Advertisement

Supportive Care in Cancer

, Volume 26, Issue 6, pp 1851–1859 | Cite as

The effects of multi-disciplinary psycho-social care on socio-economic problems in cancer patients: a cluster-randomized trial

  • Susanne SingerEmail author
  • Julia Roick
  • Jürgen Meixensberger
  • Franziska Schiefke
  • Susanne Briest
  • Andreas Dietz
  • Kirsten Papsdorf
  • Joachim Mössner
  • Thomas Berg
  • Jens-Uwe Stolzenburg
  • Dietger Niederwieser
  • Annette Keller
  • Anette Kersting
  • Helge Danker
Original Article

Abstract

Purpose

We examined whether multi-disciplinary stepped psycho-social care decreases financial problems and improves return-to-work in cancer patients.

Methods

In a university hospital, wards were randomly allocated to either stepped or standard care. Stepped care comprised screening for financial problems, consultation between doctor and patient, and the provision of social service. Outcomes were financial problems at the time of discharge and return-to-work in patients < 65 years old half a year after baseline. The analysis employed mixed-effect multivariate regression modeling.

Results

Thirteen wards were randomized and 1012 patients participated (n = 570 in stepped care and n = 442 in standard care). Those who reported financial problems at baseline were less likely to have financial problems at discharge when they had received stepped care (odds ratio (OR) 0.2, 95% confidence interval (CI) 0.1, 0.7; p = 0.01). There was no evidence for an effect of stepped care on financial problems in patients without such problems at baseline (OR 1.1, CI 0.5, 2.6; p = 0.82). There were 399 patients < 65 years old who were not retired at baseline. In this group, there was no evidence for an effect of stepped care on being employed half a year after baseline (OR 0.7, CI 0.3, 2.0; p = 0.52).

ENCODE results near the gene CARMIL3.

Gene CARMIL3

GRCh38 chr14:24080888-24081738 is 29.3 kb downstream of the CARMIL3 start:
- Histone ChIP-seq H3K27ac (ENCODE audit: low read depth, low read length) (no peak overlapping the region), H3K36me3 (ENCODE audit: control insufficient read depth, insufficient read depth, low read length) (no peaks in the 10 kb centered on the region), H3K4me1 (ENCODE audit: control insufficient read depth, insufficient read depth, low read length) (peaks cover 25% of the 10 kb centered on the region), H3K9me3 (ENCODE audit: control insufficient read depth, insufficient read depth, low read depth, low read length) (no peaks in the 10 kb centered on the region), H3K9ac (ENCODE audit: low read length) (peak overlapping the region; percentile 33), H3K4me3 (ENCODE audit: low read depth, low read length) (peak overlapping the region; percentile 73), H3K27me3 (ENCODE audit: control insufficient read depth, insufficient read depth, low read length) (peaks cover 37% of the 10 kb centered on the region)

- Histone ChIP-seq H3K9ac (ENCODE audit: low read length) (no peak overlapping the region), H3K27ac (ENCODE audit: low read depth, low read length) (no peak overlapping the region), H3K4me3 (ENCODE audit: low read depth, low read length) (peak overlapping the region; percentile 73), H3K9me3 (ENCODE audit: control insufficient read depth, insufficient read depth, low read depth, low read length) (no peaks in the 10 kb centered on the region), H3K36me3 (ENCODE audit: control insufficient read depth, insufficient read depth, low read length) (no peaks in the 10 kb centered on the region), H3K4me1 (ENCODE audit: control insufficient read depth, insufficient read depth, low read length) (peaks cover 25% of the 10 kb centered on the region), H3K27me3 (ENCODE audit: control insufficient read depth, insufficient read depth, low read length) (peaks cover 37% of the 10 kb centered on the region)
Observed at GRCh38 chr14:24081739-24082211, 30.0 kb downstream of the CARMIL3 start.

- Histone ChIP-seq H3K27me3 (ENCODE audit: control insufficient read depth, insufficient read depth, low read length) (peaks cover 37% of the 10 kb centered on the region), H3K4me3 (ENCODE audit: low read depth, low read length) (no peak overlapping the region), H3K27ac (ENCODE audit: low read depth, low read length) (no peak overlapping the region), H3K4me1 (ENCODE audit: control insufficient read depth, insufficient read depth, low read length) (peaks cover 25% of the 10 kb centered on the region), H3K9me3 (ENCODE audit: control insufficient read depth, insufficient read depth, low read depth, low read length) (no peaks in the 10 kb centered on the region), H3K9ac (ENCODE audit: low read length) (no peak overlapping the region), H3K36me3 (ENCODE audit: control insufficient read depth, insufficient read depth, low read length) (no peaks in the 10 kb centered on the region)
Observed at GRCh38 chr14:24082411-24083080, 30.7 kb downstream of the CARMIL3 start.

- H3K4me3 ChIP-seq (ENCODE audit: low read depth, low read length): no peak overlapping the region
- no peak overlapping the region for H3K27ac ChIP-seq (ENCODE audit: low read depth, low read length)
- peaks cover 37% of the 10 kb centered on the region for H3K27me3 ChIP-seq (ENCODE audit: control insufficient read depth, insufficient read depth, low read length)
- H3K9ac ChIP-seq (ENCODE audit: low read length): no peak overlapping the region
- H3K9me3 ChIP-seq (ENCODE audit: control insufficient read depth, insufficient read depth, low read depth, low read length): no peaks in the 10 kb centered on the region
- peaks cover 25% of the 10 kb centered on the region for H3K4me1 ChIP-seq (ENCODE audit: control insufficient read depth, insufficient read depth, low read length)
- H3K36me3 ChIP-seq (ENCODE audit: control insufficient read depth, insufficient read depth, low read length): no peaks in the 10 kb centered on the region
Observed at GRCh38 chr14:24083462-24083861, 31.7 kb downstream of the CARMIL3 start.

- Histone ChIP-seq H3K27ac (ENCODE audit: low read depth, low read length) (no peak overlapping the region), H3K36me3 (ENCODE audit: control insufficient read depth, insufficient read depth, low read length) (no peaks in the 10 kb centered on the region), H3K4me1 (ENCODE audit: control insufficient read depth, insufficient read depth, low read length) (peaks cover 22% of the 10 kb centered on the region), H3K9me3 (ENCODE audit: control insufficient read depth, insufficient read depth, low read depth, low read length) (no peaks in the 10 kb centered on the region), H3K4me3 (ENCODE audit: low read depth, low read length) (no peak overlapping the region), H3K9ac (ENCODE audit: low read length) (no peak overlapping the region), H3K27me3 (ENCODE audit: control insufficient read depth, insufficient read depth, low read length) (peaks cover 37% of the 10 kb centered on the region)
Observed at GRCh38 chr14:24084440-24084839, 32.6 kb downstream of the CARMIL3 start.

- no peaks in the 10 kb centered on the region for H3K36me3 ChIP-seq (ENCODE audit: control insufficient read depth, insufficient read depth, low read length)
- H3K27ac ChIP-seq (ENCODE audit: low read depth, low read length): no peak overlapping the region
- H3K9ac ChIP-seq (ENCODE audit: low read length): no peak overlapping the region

Trial registration

NCT01859429

Conclusions

Financial problems can be avoided more effectively with multi-disciplinary stepped psycho-social care than with standard care in patients who have such problems.

Keywords

Randomized controlled trial Cluster-randomized trial Clinical trial Social work Financial hardship Return-to-work 

Notes

Acknowledgements

We would like to acknowledge the time and effort of all doctors and nurses who helped in implementing this trial into daily routine in a large university hospital. We are also very grateful to all patients who participated in this trial.

Access to data

Susanne Singer had full access to all the data in the study and takes responsibility for the integrity of the data, the accuracy of the data analysis, and the decision to submit for publication. She also planned and conducted the data analysis.

Funding

This trial was funded by the German Federal Ministry of Health within the framework “Research within the German National Cancer Plan” (no. NKP-332-026). The grant provided salary support for Helge Danker and Julia Roick.